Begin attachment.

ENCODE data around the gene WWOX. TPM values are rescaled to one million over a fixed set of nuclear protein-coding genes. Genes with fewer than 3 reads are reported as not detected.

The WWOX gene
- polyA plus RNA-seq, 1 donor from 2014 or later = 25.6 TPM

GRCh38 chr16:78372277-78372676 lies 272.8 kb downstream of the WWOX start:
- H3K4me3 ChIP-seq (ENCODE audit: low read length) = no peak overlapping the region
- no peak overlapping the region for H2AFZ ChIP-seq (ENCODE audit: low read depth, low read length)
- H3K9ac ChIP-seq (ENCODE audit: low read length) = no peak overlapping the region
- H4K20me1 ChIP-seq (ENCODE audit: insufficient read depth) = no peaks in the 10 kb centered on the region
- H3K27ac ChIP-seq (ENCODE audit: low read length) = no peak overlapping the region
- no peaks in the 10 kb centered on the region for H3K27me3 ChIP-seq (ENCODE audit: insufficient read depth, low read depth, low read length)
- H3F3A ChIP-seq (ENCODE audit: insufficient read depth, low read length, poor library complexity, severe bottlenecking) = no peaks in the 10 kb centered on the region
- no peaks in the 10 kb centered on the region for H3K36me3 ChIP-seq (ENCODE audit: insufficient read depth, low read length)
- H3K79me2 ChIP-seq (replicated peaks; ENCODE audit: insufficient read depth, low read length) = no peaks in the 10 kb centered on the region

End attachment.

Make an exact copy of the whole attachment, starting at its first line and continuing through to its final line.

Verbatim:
ENCODE data around the gene WWOX. TPM values are rescaled to one million over a fixed set of nuclear protein-coding genes. Genes with fewer than 3 reads are reported as not detected.

The WWOX gene
- polyA plus RNA-seq, 1 donor from 2014 or later = 25.6 TPM

GRCh38 chr16:78372277-78372676 lies 272.8 kb downstream of the WWOX start:
- H3K4me3 ChIP-seq (ENCODE audit: low read length) = no peak overlapping the region
- no peak overlapping the region for H2AFZ ChIP-seq (ENCODE audit: low read depth, low read length)
- H3K9ac ChIP-seq (ENCODE audit: low read length) = no peak overlapping the region
- H4K20me1 ChIP-seq (ENCODE audit: insufficient read depth) = no peaks in the 10 kb centered on the region
- H3K27ac ChIP-seq (ENCODE audit: low read length) = no peak overlapping the region
- no peaks in the 10 kb centered on the region for H3K27me3 ChIP-seq (ENCODE audit: insufficient read depth, low read depth, low read length)
- H3F3A ChIP-seq (ENCODE audit: insufficient read depth, low read length, poor library complexity, severe bottlenecking) = no peaks in the 10 kb centered on the region
- no peaks in the 10 kb centered on the region for H3K36me3 ChIP-seq (ENCODE audit: insufficient read depth, low read length)
- H3K79me2 ChIP-seq (replicated peaks; ENCODE audit: insufficient read depth, low read length) = no peaks in the 10 kb centered on the region